The division between Ovlov and Stove was always blurry—the former may lean on Dinosaur Jr. overdrive while the latter wobbles on a rickety Guided by Voices foundation, but both ultimately forge a symbiotic relationship between Hartlett’s crestfallen melodies and his fuzz-pedal abuse. While Stove began as a wholly solo endeavor, it quickly formalized into a proper band in its own right—one whose bassist, Michael “Boner” Hammond Jr., is part of this current Ovlov line-up. But with Tru, Hartlett soundly reasserts Ovlov’s signature strength: the band’s ability to fortify tender songs with muscular squall in a way that doesn’t obscure their emotional intent, but amplifies it. Harlett’s songs tend to deal in themes of loneliness, estrangement, and the inability to communicate, and the onslaught of noise ultimately serves to make that desire for connection feel all the more cruelly out of reach.

Steve Hartlett sang, played guitar, bass & synth on the best of you
Theo Hartlett played drums, sang on stick, guitar soloed on grab it from the garden
Morgan Luzzi played guitar
Michael Hammond Jr. played bass, guitar on best of you
Erin McGrath sang on baby alligator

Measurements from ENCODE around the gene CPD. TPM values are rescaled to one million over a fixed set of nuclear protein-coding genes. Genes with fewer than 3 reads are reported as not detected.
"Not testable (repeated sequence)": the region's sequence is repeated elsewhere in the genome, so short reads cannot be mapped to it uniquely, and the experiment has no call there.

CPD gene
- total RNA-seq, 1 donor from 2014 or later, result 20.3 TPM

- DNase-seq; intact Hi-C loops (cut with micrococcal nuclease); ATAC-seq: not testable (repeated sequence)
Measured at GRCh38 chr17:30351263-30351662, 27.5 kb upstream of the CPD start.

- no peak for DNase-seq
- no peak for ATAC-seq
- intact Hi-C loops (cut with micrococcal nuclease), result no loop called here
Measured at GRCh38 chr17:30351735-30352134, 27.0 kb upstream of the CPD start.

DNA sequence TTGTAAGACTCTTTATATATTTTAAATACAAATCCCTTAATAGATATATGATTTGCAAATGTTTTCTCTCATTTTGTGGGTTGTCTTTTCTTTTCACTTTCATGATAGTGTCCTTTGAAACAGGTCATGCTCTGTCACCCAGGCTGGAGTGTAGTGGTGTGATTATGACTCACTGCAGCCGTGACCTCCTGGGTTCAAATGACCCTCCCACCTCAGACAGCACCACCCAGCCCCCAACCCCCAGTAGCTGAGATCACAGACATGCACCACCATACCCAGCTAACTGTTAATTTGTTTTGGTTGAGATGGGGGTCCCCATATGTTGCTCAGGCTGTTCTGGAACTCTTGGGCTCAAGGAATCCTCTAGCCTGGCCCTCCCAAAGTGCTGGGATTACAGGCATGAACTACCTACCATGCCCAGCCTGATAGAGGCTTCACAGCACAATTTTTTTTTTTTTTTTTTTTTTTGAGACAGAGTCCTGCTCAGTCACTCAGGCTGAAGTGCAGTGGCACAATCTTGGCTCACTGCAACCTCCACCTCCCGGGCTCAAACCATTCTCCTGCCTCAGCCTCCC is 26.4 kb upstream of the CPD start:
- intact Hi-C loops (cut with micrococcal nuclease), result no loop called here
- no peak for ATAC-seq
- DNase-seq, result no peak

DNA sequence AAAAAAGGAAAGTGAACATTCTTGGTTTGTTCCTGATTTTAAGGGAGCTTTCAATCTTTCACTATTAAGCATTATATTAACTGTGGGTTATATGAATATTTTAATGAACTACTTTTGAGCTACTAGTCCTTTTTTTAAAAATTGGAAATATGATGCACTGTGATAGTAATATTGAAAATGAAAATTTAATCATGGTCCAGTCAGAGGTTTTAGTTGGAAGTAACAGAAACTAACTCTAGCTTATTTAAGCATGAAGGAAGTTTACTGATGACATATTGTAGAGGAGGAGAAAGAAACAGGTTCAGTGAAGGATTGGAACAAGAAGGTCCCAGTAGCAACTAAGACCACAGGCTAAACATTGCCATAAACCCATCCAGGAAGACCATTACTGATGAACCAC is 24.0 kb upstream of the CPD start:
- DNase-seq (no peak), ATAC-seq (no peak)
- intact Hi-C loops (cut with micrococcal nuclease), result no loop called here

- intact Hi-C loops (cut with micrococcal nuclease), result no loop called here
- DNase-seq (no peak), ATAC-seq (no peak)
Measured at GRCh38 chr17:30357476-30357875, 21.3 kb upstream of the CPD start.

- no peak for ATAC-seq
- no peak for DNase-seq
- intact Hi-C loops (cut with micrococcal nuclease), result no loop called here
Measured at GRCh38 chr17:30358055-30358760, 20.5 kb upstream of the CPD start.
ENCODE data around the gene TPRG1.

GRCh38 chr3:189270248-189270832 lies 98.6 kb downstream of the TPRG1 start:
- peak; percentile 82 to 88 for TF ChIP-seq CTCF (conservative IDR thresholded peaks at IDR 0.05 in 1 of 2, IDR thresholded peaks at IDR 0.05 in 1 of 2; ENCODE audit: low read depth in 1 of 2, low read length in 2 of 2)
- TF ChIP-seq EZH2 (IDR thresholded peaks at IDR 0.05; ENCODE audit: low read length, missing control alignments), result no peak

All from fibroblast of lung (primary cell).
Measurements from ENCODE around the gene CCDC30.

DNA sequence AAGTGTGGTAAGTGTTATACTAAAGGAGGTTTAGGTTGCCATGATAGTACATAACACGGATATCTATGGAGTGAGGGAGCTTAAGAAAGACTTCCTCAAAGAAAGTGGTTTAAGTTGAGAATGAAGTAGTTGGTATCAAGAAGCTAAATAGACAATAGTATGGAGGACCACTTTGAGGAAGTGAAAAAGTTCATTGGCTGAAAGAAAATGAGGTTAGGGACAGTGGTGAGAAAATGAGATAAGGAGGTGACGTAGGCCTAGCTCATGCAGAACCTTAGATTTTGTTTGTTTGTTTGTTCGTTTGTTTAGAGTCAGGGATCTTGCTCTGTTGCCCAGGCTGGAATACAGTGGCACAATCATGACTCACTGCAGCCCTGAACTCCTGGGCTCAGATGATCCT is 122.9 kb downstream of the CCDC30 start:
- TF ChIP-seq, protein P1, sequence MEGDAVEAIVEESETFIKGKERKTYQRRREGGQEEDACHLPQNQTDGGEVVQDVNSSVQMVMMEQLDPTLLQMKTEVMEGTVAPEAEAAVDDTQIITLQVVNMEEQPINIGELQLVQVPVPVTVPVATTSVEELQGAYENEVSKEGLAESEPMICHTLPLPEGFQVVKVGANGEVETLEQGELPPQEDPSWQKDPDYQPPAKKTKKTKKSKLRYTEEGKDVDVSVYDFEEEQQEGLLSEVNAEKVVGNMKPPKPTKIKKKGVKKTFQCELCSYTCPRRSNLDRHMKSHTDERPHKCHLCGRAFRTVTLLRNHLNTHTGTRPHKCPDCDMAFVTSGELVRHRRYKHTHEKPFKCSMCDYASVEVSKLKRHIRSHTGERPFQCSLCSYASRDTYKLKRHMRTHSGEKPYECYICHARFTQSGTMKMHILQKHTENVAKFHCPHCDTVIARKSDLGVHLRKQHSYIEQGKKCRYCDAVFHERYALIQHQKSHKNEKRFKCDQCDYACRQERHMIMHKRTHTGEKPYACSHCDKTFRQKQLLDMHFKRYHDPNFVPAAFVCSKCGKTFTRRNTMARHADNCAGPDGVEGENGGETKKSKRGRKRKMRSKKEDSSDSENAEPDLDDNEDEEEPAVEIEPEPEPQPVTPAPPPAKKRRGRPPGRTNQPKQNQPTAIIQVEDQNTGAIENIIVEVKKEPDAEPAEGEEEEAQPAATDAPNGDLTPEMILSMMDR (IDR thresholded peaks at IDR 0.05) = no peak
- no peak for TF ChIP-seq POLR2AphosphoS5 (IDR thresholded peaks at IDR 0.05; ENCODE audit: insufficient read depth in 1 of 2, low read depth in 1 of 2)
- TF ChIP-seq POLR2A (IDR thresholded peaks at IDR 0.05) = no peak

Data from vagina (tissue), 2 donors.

Michael John Thomas III played a guitar solo on grab it from the garden
Released July 20th, 2018

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The sophomore album from Connecticut fuzz-rockers Stove “s’ Favorite Friend” , finds them seeking refuge in art: The album was written and recorded after songwriter Steve Hartlett and drummer/vocalist Jordyn Blakeley had both recently lost loved ones, and the resulting songs reckon with “grief and the sometimes harsh realities of time passing,” per a press release. That search for catharsis plays out in “Stiff Bones,” on which Hartlett’s rueful yowls, Blakeley’s powerful drums and an onslaught of washed-out guitars push through upheaval to find peace. “When you try to play it off / as if your heart is truly soft / You gave away / and slave away / Alone is how you want to be / so lonely’s what you’ll feel with me / and everyone / not anyone,” Hartlett and Blakeley sing as one.

Band Members
Steve Hartlett, Mike Hammond, Jordyn Blakely, Alex Molini